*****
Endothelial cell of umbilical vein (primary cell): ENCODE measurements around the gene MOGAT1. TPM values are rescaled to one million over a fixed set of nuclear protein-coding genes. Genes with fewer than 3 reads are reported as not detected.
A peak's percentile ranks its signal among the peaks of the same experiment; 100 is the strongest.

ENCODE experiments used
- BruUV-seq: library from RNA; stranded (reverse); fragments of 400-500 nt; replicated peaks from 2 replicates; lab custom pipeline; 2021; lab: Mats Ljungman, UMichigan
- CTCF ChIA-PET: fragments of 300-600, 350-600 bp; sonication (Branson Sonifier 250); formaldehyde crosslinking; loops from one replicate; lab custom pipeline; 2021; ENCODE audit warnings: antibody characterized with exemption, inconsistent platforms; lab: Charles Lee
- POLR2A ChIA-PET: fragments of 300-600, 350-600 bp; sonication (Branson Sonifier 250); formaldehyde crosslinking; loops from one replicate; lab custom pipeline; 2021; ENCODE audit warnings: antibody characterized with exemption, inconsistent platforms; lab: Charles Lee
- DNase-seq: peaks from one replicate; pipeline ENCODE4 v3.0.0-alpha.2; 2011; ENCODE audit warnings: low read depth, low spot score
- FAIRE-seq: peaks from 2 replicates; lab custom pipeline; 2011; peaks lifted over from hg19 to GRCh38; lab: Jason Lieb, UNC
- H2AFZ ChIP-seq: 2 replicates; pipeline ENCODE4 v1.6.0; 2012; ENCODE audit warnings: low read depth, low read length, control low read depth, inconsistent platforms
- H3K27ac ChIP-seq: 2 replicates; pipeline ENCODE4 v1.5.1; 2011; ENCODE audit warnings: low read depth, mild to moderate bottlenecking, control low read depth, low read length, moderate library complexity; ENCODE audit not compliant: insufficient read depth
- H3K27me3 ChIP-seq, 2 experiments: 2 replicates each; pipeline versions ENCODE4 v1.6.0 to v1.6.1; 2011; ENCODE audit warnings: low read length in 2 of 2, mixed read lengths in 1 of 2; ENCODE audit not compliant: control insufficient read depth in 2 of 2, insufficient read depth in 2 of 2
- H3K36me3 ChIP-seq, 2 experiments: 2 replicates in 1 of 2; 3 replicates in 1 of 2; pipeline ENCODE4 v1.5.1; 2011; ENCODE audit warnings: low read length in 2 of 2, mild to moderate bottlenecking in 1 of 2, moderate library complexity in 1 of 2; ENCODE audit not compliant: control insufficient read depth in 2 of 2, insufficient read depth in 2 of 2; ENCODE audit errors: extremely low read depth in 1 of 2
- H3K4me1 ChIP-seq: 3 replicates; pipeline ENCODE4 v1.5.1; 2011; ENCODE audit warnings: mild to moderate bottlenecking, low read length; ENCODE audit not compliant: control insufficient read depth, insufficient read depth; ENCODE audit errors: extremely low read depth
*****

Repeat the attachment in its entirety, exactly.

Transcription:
Endothelial cell of umbilical vein (primary cell): ENCODE measurements around the gene MOGAT1. TPM values are rescaled to one million over a fixed set of nuclear protein-coding genes. Genes with fewer than 3 reads are reported as not detected.
A peak's percentile ranks its signal among the peaks of the same experiment; 100 is the strongest.

ENCODE experiments used
- BruUV-seq: library from RNA; stranded (reverse); fragments of 400-500 nt; replicated peaks from 2 replicates; lab custom pipeline; 2021; lab: Mats Ljungman, UMichigan
- CTCF ChIA-PET: fragments of 300-600, 350-600 bp; sonication (Branson Sonifier 250); formaldehyde crosslinking; loops from one replicate; lab custom pipeline; 2021; ENCODE audit warnings: antibody characterized with exemption, inconsistent platforms; lab: Charles Lee
- POLR2A ChIA-PET: fragments of 300-600, 350-600 bp; sonication (Branson Sonifier 250); formaldehyde crosslinking; loops from one replicate; lab custom pipeline; 2021; ENCODE audit warnings: antibody characterized with exemption, inconsistent platforms; lab: Charles Lee
- DNase-seq: peaks from one replicate; pipeline ENCODE4 v3.0.0-alpha.2; 2011; ENCODE audit warnings: low read depth, low spot score
- FAIRE-seq: peaks from 2 replicates; lab custom pipeline; 2011; peaks lifted over from hg19 to GRCh38; lab: Jason Lieb, UNC
- H2AFZ ChIP-seq: 2 replicates; pipeline ENCODE4 v1.6.0; 2012; ENCODE audit warnings: low read depth, low read length, control low read depth, inconsistent platforms
- H3K27ac ChIP-seq: 2 replicates; pipeline ENCODE4 v1.5.1; 2011; ENCODE audit warnings: low read depth, mild to moderate bottlenecking, control low read depth, low read length, moderate library complexity; ENCODE audit not compliant: insufficient read depth
- H3K27me3 ChIP-seq, 2 experiments: 2 replicates each; pipeline versions ENCODE4 v1.6.0 to v1.6.1; 2011; ENCODE audit warnings: low read length in 2 of 2, mixed read lengths in 1 of 2; ENCODE audit not compliant: control insufficient read depth in 2 of 2, insufficient read depth in 2 of 2
- H3K36me3 ChIP-seq, 2 experiments: 2 replicates in 1 of 2; 3 replicates in 1 of 2; pipeline ENCODE4 v1.5.1; 2011; ENCODE audit warnings: low read length in 2 of 2, mild to moderate bottlenecking in 1 of 2, moderate library complexity in 1 of 2; ENCODE audit not compliant: control insufficient read depth in 2 of 2, insufficient read depth in 2 of 2; ENCODE audit errors: extremely low read depth in 1 of 2
- H3K4me1 ChIP-seq: 3 replicates; pipeline ENCODE4 v1.5.1; 2011; ENCODE audit warnings: mild to moderate bottlenecking, low read length; ENCODE audit not compliant: control insufficient read depth, insufficient read depth; ENCODE audit errors: extremely low read depth